In regards to the column “Advent vigil at BIW shows this is a time for peace” (Nov. 23), the authors raise a number of important issues, but weaken their argument by resorting to hyperbole and specious reasoning. Full disclosure: I worked for the U.S. Navy in Aegis and Ballistic Missile Defense for over 30 years.

The labelling of Arleigh Burke Destroyers as WMDs is overblown. It is true that the ships can carry nuclear capable Tomahawk cruise missiles, but this is not the standard loadout for deployment.  The armament of any individual ship is classified, but in my experience the vast majority of deployed ships are not so equipped.

As for the charge that the weapons are used to “kill indiscriminately,” I can attest that the U.S. Navy has continually refined its weapons capability to engage hostile targets while minimizing any collateral casualties. As for deploying U.S. assets in the Pacific to “threaten China and perpetuate an arms race,” U.S. Navy vessels operate in international waters. Clearly, China’s construction of artificial islands and expanding claims of territory in the area are far more provocative than any U.S. actions.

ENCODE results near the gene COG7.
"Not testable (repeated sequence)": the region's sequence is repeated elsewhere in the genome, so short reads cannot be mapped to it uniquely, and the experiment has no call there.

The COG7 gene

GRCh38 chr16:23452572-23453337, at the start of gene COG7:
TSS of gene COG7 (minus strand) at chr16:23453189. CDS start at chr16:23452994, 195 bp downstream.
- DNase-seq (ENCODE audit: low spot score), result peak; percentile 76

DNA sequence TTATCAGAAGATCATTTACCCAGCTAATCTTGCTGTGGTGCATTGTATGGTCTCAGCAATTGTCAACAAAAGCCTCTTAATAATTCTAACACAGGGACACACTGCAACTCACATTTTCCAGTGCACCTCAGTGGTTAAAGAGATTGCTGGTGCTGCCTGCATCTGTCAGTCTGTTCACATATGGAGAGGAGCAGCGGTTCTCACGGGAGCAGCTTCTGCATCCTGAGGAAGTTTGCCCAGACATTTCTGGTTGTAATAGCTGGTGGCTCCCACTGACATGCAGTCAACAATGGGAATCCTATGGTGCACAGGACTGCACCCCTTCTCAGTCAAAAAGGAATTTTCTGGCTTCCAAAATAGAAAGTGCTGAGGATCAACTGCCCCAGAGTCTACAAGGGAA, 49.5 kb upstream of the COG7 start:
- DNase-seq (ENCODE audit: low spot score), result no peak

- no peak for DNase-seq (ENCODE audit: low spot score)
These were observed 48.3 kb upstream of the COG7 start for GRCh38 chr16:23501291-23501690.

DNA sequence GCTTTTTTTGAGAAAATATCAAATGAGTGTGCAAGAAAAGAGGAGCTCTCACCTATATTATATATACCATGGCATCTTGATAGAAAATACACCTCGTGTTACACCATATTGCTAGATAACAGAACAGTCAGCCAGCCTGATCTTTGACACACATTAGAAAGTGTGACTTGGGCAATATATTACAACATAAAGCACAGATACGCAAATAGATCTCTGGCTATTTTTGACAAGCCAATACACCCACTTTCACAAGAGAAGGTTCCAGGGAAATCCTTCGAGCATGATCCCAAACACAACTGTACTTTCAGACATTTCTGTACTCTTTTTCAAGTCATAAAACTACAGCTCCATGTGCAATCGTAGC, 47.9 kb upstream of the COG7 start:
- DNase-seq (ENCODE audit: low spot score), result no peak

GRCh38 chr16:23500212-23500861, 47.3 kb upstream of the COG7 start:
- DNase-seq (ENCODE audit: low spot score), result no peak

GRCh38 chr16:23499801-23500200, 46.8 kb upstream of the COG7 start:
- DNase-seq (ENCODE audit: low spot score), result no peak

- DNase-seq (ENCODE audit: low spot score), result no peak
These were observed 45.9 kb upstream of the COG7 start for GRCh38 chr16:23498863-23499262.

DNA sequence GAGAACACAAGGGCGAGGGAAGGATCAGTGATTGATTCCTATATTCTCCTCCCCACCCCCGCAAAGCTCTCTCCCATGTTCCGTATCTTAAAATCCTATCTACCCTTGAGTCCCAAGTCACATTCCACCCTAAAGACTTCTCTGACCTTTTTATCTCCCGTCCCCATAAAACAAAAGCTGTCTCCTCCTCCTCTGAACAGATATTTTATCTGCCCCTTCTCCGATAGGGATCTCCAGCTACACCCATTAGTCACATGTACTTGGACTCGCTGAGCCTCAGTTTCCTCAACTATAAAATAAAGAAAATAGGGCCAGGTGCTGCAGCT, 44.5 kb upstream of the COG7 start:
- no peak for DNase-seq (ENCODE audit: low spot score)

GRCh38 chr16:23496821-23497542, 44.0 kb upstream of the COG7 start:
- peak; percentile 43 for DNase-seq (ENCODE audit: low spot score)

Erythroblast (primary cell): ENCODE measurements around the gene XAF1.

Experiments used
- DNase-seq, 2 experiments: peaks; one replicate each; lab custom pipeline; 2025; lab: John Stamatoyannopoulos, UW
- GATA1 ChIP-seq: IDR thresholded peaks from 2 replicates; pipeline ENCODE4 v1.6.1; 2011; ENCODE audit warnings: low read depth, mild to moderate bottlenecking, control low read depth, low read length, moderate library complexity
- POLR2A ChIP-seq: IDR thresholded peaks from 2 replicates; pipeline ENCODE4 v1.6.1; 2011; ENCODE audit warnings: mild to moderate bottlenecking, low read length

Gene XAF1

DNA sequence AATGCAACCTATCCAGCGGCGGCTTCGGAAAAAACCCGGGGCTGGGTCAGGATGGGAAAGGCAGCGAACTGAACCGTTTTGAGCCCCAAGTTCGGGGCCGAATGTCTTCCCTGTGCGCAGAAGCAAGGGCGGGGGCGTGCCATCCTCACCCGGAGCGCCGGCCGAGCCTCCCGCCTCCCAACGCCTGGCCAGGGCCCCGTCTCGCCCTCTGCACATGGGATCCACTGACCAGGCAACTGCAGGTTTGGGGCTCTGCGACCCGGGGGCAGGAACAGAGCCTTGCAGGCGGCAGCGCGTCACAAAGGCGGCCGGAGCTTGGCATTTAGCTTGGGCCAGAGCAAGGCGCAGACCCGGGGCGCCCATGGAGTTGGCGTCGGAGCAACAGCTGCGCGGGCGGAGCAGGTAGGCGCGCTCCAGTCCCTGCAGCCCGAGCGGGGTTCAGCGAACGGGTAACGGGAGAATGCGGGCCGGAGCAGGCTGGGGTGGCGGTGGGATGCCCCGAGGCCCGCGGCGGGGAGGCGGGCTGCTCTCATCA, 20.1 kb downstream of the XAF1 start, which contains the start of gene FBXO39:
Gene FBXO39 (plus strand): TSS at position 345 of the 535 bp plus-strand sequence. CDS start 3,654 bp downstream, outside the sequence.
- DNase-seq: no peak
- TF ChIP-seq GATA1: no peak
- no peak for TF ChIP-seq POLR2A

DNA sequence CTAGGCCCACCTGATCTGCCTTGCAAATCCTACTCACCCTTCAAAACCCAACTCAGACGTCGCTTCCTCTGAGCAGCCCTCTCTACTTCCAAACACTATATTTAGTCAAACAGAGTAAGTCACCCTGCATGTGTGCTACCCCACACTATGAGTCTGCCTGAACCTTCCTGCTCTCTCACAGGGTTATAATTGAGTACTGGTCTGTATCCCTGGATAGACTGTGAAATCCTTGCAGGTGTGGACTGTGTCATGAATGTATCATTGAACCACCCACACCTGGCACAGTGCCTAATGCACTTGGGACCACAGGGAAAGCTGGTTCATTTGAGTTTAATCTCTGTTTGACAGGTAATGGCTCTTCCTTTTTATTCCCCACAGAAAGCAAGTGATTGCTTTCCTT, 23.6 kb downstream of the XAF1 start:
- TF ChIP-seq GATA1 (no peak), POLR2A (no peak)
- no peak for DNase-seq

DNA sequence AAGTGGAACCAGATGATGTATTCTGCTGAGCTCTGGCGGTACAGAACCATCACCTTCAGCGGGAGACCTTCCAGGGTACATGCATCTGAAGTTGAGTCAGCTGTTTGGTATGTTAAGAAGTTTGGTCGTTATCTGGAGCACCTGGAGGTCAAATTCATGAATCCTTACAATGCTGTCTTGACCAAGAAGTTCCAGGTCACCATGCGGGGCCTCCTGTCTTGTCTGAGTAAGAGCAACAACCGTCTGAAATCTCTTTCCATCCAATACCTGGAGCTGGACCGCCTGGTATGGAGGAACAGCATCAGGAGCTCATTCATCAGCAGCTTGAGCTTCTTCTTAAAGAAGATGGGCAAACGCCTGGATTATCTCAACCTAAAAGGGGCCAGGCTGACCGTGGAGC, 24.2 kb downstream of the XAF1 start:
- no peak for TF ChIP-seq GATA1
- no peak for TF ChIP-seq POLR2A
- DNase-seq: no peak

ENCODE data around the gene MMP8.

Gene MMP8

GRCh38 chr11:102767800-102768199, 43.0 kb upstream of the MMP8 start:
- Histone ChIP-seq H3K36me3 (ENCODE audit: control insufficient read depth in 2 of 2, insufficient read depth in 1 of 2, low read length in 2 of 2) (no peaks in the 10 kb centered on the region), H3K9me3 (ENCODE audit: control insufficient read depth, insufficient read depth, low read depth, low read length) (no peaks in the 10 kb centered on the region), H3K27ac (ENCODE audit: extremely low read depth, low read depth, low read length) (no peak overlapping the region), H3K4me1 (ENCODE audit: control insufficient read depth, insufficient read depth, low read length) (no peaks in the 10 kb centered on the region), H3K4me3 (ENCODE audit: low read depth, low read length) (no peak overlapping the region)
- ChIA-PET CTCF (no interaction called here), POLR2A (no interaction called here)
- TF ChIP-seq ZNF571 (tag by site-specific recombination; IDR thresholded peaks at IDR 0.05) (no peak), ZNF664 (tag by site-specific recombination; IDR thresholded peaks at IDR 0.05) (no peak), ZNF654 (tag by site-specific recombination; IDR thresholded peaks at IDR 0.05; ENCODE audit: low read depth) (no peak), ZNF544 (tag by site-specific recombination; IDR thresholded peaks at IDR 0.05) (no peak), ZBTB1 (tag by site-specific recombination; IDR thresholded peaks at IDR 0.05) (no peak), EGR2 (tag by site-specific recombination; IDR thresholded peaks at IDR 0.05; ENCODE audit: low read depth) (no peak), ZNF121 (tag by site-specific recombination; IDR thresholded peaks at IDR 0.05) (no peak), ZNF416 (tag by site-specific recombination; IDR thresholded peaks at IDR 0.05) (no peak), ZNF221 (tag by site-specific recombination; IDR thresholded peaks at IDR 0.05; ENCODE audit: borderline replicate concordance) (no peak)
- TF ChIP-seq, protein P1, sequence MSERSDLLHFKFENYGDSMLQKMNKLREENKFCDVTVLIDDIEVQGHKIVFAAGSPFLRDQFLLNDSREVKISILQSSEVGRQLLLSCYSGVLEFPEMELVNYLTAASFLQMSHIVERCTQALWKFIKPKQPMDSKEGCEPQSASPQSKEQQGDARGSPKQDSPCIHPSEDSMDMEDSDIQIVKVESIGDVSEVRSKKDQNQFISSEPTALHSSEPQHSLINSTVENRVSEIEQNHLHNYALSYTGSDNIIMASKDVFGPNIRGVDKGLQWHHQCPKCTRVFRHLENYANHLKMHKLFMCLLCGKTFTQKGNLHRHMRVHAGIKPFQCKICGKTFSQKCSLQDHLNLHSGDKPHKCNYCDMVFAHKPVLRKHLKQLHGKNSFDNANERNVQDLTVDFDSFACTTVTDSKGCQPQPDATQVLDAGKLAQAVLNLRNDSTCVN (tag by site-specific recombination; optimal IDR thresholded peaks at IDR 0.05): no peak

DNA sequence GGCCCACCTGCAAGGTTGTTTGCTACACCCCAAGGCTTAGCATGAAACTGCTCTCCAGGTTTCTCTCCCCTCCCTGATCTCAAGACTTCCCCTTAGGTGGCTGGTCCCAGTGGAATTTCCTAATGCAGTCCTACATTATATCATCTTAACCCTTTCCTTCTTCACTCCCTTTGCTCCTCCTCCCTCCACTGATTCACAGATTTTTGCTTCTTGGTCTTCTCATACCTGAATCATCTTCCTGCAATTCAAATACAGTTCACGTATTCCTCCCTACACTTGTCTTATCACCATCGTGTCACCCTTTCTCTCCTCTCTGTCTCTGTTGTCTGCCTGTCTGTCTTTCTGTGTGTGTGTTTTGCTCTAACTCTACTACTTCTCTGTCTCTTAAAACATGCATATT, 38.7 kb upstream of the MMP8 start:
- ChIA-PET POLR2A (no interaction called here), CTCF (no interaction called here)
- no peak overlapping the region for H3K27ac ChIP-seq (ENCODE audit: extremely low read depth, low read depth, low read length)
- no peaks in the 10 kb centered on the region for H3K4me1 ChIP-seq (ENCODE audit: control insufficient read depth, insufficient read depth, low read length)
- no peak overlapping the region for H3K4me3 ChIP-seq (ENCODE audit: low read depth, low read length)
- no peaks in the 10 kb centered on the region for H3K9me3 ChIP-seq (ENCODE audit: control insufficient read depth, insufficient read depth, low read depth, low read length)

There is a valid concern about the size and composition of U.S. military assets, including U.S. Navy ships. My personal opinion is that there is a lack of clarity in the country’s mission in the world, causing a buildup of military might to cover any and all contingencies. This is not necessarily the best use of the country’s resources.

Finally, I would remind the authors that the person Jesus found to have the most faith (Luke 7:9) was a senior non-commissioned officer of an occupying force (i.e., a Centurion). It would seem our Lord was less judgmental than the authors towards those who hold differing views.

 

Joseph E. Blackwell

Waterville

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